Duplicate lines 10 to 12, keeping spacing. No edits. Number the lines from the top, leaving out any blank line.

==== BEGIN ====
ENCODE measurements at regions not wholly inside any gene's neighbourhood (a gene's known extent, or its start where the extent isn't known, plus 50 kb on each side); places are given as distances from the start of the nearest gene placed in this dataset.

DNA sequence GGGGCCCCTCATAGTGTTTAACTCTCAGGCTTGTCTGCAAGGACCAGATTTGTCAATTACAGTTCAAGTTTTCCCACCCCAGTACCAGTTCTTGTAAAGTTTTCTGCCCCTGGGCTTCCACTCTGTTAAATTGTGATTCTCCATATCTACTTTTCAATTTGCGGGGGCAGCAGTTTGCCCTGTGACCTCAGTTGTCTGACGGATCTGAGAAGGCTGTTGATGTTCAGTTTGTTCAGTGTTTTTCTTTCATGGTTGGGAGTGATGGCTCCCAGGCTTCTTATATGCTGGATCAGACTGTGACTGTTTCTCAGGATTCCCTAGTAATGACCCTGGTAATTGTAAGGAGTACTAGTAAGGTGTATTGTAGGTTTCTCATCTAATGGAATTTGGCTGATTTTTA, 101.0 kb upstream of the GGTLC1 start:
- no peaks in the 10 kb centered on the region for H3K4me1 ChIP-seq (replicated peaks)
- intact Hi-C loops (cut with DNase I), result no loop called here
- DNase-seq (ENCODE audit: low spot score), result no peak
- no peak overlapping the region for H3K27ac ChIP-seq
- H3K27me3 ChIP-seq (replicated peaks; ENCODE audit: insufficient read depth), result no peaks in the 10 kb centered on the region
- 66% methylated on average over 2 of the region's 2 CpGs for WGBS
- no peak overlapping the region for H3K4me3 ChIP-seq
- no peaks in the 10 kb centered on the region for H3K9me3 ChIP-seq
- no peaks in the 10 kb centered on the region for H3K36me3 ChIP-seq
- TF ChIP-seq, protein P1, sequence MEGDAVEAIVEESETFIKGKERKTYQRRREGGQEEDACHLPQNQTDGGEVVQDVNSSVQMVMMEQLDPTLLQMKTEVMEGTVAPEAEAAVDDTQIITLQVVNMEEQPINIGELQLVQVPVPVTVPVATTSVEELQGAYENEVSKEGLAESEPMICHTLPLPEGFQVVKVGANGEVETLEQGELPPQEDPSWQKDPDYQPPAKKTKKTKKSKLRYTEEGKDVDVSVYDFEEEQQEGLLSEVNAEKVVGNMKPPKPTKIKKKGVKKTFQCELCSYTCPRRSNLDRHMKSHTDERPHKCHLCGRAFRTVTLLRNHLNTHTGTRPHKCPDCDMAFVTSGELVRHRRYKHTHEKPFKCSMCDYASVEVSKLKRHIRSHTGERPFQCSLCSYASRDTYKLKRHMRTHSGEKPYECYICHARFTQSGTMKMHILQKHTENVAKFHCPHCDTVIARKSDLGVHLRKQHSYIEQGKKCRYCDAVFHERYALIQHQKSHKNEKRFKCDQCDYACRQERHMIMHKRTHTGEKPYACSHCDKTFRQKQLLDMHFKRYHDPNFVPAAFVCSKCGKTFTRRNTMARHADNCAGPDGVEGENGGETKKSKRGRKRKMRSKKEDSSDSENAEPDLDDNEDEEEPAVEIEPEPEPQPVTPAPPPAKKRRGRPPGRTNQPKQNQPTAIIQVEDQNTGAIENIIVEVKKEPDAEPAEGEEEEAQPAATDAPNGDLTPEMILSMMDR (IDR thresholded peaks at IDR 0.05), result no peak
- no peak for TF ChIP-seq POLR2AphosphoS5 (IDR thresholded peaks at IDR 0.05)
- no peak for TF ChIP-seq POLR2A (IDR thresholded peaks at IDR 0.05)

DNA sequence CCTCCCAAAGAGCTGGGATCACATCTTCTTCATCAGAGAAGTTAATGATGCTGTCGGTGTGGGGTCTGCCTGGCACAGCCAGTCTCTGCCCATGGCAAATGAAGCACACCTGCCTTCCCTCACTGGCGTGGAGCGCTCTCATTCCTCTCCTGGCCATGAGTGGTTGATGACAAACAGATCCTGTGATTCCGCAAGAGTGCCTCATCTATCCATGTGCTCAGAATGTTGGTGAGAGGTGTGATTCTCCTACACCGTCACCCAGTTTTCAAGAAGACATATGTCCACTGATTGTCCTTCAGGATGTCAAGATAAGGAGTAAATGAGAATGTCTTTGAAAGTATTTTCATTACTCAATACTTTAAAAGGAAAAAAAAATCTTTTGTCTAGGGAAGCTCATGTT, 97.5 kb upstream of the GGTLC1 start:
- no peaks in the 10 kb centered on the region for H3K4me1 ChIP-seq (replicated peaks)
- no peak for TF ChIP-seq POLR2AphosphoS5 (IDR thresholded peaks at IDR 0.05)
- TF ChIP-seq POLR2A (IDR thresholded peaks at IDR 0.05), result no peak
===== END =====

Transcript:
- no peaks in the 10 kb centered on the region for H3K9me3 ChIP-seq
- no peaks in the 10 kb centered on the region for H3K36me3 ChIP-seq
- TF ChIP-seq, protein P1, sequence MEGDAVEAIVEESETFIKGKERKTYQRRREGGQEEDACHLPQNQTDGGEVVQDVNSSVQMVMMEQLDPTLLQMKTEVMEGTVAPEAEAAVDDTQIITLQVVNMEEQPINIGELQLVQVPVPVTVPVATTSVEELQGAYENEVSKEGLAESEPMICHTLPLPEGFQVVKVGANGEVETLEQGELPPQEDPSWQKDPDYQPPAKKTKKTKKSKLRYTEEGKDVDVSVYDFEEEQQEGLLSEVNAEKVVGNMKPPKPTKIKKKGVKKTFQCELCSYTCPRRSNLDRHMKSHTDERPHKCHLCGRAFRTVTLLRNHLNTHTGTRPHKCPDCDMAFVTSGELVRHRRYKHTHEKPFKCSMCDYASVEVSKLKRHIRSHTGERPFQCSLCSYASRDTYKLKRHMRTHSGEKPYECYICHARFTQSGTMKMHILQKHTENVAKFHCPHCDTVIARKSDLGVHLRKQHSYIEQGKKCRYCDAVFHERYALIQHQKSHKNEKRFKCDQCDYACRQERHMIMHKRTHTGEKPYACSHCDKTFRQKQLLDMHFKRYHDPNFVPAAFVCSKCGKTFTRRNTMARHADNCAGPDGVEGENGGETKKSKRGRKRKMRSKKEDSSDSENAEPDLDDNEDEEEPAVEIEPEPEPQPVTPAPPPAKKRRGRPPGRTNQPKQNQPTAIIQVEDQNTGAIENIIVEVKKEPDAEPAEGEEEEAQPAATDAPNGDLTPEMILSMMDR (IDR thresholded peaks at IDR 0.05), result no peak